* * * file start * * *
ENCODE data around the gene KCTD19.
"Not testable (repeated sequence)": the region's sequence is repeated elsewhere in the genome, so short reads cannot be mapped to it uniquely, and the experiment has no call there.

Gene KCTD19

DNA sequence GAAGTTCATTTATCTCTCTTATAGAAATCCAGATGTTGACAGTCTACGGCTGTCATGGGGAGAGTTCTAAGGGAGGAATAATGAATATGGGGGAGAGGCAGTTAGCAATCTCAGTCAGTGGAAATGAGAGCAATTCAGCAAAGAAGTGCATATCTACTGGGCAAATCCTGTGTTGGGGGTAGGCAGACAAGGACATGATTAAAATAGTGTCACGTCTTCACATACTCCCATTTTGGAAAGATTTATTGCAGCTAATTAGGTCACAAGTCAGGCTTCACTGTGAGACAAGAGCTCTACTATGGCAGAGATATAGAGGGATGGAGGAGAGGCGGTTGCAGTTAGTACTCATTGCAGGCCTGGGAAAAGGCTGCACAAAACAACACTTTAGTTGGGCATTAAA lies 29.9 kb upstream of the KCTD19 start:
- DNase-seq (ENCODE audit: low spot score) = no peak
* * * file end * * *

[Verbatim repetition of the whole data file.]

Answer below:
ENCODE data around the gene KCTD19.
"Not testable (repeated sequence)": the region's sequence is repeated elsewhere in the genome, so short reads cannot be mapped to it uniquely, and the experiment has no call there.

Gene KCTD19

DNA sequence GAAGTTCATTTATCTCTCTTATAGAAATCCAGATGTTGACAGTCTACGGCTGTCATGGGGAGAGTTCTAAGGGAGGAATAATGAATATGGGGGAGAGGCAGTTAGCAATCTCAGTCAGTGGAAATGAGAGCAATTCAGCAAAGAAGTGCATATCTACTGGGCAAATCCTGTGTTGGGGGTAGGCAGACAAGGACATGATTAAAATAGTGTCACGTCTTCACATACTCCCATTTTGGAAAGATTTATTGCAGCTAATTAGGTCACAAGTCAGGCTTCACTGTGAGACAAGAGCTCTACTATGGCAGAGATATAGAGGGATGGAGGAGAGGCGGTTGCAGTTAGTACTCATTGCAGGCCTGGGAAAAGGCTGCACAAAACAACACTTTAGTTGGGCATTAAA lies 29.9 kb upstream of the KCTD19 start:
- DNase-seq (ENCODE audit: low spot score) = no peak